Roll the dice, play the hand
Risk and regret—Don't risk it all—Results vs. process
Hope you’re having a good weekend!
I took the GRE exam yesterday for admissions to graduate school. A big part of the test is vocabulary. At last, I understand the difference between the words abrogate and arrogate, adjure and abjure, and (my favorite): fractious, factious, and factitious. People scorn vocabulary. But I’ve found these new words at least highly useful for reading David Foster Wallace. I’ll try to eschew using them in the newsletter, though.
Today’s note covers a few interesting thoughts I’ve come across on risk.
Thanks for reading!
My great grandmother took a personal risk in boarding a ship to the United States over a one hundred years ago. There was much uncertainty about how the decision would work out. Who would she meet? Which problems would she face? Would she even make it?
I think about the thousands of actions that were required for my life to even exist—including hers and beyond. Ancestors had to leave a country, pivot a career, ask someone on a date. They had to take risks, some big, some small. I’m the beneficiary of hundreds of risk-takers before me!
As writer Annie Duke says, life is more like poker than chess. We must act on imperfect information, without full knowledge of what will happen. We have to take risks.
And to do well, we have to be good at taking them.
#1: Risk is About Regret
“Maybe regret is the best definition of risk. Risk isn’t how much money you might lose. It’s not even necessarily how you’ll feel when you lose it—over time, a lot of painful experiences turn into cherished lessons. Real risk is the regret (or lack thereof) that might come years or decades later.”
—Morgan Housel, “Risk and Regret”
One framework for deciding to take risks is regret minimization. Let’s say you have two options at a particular point in your career: stay at a high-paying, stable job, or leave to start a new business that could succeed or utterly fail. Which option should you choose?
Regret minimization says you should take the option your future self would regret the least taking. This is the exact framework Jeff Bezos used when deciding to start Amazon nearly 30 years ago, as he was in the same exact position. His story explains how it works:
“I wanted to project myself forward to age 80 and look back on my life and I want to have minimized the number of regrets I have.
And I knew that when I was 80 I was not going to regret having tried this. I was not going to regret trying to participate in this thing called the internet that I thought was going to be a really big deal.
But I knew the one thing I might regret is not ever having tried.”
Bezos realized he would regret not starting Amazon more than starting it. From that perspective, the decision became much easier.
#2: Don’t Risk Everything:
“The Kelly criterion is a popularized mathematical formulation of a simple concept. The simple concept is: Don’t risk everything. Stay out of jail. Don’t bet everything on one big gamble. Be careful how much you bet each time, so you don’t lose the whole kitty.”
—Naval Ravikant, Kelly Criterion: Avoid Ruin
It’s true that we need to take risks to evolve and grow personally. Businesses need to take risks (expanding to new markets, launching new products, etc.) to remain competitive, too.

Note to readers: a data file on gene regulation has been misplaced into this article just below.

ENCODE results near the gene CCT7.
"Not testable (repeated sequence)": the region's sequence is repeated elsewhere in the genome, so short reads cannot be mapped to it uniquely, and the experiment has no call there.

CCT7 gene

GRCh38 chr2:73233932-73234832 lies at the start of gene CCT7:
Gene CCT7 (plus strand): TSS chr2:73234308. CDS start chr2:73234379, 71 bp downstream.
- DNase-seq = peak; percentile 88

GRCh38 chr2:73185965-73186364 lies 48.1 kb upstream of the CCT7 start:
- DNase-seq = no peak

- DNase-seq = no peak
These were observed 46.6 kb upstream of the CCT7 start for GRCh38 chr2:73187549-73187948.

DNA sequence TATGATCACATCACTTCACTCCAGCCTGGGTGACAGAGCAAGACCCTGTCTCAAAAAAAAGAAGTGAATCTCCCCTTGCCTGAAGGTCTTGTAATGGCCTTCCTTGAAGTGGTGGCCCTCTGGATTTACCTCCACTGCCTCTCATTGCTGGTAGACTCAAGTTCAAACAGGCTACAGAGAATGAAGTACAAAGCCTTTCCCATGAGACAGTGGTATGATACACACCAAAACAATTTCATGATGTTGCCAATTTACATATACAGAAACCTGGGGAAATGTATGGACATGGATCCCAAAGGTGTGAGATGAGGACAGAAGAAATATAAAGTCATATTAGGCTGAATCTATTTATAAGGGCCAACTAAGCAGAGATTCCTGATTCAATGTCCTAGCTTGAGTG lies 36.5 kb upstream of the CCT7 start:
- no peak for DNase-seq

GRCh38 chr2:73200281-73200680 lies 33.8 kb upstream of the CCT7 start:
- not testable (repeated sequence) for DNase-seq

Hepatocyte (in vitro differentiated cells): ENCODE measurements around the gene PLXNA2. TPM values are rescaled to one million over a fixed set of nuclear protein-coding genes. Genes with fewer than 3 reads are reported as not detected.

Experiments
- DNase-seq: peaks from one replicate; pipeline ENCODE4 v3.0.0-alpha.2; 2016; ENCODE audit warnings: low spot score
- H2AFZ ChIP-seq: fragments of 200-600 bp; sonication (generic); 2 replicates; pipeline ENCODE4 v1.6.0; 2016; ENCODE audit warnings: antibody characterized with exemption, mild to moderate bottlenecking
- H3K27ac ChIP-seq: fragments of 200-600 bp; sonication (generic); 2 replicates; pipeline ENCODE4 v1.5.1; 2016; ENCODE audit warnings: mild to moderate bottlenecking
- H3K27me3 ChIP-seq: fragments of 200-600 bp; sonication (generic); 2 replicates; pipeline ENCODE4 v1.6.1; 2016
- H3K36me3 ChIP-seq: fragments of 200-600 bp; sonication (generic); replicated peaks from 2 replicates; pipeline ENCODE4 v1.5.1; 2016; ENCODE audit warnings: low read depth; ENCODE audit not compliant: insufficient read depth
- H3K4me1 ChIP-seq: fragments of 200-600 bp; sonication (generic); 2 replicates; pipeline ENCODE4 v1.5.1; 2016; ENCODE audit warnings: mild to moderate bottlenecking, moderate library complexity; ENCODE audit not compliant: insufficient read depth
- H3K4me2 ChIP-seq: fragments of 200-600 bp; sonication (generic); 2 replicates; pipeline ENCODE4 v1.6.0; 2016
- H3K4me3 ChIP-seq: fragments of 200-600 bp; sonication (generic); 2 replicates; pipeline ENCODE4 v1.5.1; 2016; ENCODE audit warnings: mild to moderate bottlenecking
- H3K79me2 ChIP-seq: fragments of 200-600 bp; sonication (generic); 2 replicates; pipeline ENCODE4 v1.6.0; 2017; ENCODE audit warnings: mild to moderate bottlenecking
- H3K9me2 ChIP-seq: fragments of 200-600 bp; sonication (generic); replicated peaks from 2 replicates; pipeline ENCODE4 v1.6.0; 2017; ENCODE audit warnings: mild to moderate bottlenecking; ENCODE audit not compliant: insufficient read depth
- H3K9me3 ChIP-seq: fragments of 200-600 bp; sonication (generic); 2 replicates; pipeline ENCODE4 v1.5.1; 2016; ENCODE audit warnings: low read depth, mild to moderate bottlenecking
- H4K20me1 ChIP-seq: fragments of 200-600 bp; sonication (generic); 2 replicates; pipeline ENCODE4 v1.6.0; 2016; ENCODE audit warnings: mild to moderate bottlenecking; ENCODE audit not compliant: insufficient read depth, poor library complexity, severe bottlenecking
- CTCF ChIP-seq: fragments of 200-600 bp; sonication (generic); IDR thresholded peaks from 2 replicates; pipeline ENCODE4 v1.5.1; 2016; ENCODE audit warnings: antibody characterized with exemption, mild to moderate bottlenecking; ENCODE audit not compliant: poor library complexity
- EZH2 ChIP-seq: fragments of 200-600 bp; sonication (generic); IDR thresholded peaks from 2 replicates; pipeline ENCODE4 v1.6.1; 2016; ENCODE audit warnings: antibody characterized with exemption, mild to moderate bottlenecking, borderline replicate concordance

But it’s critical to not risk everything. Don’t put everything you’ve earned at stake. It doesn’t matter how much of an edge you have. If you lose everything, you have to pack up your bags and leave the game altogether.
Sometimes these “game ending” risks hide in ethical or legal transgressions.
Bill McGlashan, founder of TPG Growth and an extremely successful (former) businessperson, lost his role at TPG by falsifying his son’s test scores for admission to the University of Southern California.
As Warren Buffett says, “If you risk what you need in order to gain what you don’t need, that is foolish. It’s just plain foolish.”
#3: Beware of Resulting:
“[In Super Bowl 49, ] Pete Carroll was a victim of our tendency to equate the quality of a decision with the quality of its outcome. Poker players have a word for this: ‘resulting.’”
—Annie Duke, Thinking in Bets
Here's the context for the example that poker player and writer Annie Duke is talking about here.
There are 26 seconds left in the game. The Seattle Seahawks, coached by Pete Carroll, are down by 4 against Bill Belichick’s New England Patriots. They’re only about 1 yard from the end zone and have Marshawn Lynch—one of the league’s great running backs—in the back field. The Seahawks are footsteps from victory. The ball is snapped, the players rush, and QB Russell Wilson fires a short-range pass towards the end zone that is… intercepted by Patriots’ Malcolm Butler. The stadium erupts. Patriots win. Game over.
Pete Carroll was heavily criticized for his decision to pass the ball on that play. Why risk an interception? “Worst Play-Call in Super Bowl History”, “Dumbest Call in Super Bowl History”, “A Coach’s Terrible Super Bowl Mistake” ran the headlines that week. Critics judged the decision by the quality of its outcome, not by the decision itself.
Duke reminds us that there is a big difference. When we make a decision that involves some risk, even one that is likely to work out, there is still a chance we hit the wrong outcome. We can’t let the result of a genuinely good decision demoralize our confidence or cloud future judgments.
In Carroll’s situation, a few people actually came to his defense, noting that the statistics favored his decision to pass instead of run. The Seahawks had gotten unlucky. Carroll understood this too. “It was the worst result of a call ever,” he later acknowledged.
Thanks for reading! I appreciate when these thoughts lead to conversations with readers. Did you find anything interesting or surprising? Reply to me and let me know.